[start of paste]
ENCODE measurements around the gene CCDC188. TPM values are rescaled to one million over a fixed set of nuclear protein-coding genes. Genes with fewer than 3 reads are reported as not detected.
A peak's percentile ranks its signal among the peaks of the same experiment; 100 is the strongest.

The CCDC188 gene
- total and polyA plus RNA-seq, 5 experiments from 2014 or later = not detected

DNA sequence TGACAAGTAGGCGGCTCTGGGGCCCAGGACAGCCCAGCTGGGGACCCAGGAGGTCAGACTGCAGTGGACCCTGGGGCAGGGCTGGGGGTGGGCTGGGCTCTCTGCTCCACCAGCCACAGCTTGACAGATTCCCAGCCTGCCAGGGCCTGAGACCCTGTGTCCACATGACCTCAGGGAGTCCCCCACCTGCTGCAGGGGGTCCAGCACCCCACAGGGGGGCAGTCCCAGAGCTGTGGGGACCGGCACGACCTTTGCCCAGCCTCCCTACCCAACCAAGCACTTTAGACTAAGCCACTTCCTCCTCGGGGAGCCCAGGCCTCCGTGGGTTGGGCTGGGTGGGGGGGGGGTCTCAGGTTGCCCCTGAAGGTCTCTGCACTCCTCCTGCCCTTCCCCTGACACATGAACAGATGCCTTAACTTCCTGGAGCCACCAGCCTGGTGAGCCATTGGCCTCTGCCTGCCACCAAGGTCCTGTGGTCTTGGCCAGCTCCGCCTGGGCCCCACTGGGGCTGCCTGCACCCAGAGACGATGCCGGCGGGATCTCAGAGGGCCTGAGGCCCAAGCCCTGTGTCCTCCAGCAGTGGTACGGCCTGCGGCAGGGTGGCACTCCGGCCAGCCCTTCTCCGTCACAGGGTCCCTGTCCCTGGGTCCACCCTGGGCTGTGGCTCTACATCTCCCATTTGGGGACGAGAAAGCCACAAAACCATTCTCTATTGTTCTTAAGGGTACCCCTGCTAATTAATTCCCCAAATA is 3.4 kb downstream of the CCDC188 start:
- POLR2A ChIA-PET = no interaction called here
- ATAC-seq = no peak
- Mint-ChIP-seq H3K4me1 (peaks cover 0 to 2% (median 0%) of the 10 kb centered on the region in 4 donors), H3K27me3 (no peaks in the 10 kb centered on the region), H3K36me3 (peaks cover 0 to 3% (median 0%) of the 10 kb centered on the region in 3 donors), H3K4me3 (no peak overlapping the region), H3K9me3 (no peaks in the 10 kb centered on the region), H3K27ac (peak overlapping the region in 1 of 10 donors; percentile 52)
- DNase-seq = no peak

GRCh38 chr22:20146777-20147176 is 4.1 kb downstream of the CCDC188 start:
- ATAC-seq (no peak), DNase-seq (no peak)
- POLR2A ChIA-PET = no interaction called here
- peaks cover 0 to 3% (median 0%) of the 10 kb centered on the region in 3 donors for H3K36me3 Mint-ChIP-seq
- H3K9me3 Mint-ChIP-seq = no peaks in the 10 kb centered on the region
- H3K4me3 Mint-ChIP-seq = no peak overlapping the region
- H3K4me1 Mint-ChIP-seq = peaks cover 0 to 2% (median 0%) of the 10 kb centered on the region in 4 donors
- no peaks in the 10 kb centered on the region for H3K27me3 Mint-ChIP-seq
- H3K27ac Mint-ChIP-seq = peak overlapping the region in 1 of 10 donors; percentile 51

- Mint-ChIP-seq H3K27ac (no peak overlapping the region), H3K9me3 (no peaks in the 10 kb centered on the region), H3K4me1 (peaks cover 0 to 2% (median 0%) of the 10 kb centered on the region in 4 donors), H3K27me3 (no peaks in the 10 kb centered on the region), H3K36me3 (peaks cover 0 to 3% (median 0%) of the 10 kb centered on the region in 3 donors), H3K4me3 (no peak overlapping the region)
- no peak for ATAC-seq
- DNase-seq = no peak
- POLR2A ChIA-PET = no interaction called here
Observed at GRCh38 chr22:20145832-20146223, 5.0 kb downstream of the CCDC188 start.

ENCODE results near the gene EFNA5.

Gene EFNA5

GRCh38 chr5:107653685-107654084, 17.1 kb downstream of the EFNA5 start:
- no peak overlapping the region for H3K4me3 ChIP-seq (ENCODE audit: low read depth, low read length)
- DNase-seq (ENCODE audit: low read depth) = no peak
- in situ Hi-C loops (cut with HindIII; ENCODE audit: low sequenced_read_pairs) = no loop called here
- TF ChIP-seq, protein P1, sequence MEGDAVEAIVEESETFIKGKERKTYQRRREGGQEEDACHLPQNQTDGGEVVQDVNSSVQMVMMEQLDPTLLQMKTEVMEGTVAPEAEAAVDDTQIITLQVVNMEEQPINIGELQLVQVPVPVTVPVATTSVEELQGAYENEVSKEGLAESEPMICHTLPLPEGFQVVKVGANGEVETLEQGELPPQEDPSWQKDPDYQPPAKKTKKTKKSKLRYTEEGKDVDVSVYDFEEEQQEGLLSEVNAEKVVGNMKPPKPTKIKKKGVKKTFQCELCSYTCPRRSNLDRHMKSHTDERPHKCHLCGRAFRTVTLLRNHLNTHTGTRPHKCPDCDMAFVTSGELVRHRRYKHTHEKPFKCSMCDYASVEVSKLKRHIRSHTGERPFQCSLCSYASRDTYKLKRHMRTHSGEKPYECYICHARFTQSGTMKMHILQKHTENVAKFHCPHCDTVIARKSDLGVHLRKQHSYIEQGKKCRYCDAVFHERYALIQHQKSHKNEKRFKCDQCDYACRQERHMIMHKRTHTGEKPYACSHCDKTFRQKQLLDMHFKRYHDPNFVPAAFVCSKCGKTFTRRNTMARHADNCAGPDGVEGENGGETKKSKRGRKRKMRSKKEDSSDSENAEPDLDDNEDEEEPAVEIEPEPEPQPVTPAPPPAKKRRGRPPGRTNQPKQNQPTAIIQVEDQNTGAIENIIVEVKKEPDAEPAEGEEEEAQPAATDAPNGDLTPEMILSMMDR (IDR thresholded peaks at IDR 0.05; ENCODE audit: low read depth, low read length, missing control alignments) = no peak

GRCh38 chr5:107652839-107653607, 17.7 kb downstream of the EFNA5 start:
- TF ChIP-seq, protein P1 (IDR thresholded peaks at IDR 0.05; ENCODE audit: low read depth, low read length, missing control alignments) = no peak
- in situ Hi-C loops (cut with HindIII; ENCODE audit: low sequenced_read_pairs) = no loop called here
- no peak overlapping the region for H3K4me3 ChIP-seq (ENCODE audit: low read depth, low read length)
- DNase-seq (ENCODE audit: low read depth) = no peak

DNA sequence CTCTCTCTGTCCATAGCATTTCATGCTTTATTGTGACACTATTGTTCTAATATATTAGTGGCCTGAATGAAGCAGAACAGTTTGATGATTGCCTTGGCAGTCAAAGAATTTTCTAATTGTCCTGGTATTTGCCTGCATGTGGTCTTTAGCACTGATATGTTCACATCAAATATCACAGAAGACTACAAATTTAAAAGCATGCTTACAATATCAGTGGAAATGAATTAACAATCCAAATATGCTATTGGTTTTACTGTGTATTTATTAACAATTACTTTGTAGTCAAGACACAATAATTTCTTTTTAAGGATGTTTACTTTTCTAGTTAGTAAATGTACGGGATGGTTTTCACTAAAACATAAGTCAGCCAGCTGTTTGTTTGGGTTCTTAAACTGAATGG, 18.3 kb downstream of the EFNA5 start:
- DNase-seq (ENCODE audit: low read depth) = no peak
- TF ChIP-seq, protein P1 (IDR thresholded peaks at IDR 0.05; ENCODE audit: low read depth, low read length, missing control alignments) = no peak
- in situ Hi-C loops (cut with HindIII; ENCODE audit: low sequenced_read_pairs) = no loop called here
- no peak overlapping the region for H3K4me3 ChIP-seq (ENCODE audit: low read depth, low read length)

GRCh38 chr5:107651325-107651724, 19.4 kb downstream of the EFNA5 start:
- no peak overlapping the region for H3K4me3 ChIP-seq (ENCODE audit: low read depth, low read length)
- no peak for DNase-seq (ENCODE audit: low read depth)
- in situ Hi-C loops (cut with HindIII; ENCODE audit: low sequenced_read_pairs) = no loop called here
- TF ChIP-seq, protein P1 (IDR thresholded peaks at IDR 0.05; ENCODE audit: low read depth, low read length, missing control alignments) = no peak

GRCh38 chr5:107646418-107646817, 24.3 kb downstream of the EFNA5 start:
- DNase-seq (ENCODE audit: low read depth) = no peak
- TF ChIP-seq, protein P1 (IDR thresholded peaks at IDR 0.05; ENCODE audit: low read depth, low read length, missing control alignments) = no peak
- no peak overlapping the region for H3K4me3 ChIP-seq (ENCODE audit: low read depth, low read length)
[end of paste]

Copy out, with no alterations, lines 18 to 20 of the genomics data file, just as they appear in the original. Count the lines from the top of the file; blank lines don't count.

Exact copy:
- H3K27ac Mint-ChIP-seq = peak overlapping the region in 1 of 10 donors; percentile 51

- Mint-ChIP-seq H3K27ac (no peak overlapping the region), H3K9me3 (no peaks in the 10 kb centered on the region), H3K4me1 (peaks cover 0 to 2% (median 0%) of the 10 kb centered on the region in 4 donors), H3K27me3 (no peaks in the 10 kb centered on the region), H3K36me3 (peaks cover 0 to 3% (median 0%) of the 10 kb centered on the region in 3 donors), H3K4me3 (no peak overlapping the region)
- no peak for ATAC-seq